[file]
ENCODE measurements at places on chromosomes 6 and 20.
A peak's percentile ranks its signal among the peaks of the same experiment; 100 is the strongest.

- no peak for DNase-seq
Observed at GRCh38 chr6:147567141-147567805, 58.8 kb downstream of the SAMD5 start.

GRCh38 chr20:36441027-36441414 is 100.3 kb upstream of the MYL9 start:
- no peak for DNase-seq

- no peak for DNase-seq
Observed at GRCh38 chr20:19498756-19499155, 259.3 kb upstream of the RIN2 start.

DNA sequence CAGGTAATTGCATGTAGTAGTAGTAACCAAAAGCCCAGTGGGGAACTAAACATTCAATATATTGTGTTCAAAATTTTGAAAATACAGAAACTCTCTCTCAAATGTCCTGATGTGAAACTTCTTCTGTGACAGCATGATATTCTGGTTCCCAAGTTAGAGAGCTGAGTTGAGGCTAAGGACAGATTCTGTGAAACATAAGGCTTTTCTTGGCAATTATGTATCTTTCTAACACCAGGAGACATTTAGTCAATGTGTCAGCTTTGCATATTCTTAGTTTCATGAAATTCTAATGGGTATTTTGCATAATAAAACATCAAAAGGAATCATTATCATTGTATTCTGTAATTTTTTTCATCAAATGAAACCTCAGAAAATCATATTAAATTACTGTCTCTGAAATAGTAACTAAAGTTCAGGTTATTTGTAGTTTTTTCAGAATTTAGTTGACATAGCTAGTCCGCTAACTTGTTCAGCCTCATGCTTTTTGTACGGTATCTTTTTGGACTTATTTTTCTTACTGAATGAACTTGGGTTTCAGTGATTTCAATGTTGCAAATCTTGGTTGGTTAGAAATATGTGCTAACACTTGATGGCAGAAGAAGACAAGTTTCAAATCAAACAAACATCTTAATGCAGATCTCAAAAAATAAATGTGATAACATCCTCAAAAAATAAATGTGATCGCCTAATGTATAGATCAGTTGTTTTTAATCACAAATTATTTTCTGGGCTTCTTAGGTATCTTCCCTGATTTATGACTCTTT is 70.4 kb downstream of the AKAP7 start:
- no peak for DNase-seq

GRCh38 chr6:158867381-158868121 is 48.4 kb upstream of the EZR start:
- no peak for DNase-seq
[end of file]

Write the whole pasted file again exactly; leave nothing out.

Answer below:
ENCODE measurements at places on chromosomes 6 and 20.
A peak's percentile ranks its signal among the peaks of the same experiment; 100 is the strongest.

- no peak for DNase-seq
Observed at GRCh38 chr6:147567141-147567805, 58.8 kb downstream of the SAMD5 start.

GRCh38 chr20:36441027-36441414 is 100.3 kb upstream of the MYL9 start:
- no peak for DNase-seq

- no peak for DNase-seq
Observed at GRCh38 chr20:19498756-19499155, 259.3 kb upstream of the RIN2 start.

DNA sequence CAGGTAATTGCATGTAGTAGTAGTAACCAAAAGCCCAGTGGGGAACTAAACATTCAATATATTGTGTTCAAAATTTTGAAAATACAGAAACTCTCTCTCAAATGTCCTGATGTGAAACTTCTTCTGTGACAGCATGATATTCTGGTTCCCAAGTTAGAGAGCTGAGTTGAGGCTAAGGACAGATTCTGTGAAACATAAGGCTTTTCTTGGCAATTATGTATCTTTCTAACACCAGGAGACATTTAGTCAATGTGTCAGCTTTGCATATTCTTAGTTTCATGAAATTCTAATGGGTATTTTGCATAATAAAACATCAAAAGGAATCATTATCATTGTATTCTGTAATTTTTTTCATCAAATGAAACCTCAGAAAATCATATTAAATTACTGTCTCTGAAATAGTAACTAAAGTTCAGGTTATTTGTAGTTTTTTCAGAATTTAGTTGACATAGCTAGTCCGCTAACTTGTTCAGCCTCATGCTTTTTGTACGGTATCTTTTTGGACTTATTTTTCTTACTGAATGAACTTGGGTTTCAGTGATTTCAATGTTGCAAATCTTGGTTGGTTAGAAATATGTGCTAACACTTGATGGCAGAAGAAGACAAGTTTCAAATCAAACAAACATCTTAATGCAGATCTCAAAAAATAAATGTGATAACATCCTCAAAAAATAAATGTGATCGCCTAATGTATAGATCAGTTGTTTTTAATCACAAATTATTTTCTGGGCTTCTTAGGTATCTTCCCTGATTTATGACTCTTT is 70.4 kb downstream of the AKAP7 start:
- no peak for DNase-seq

GRCh38 chr6:158867381-158868121 is 48.4 kb upstream of the EZR start:
- no peak for DNase-seq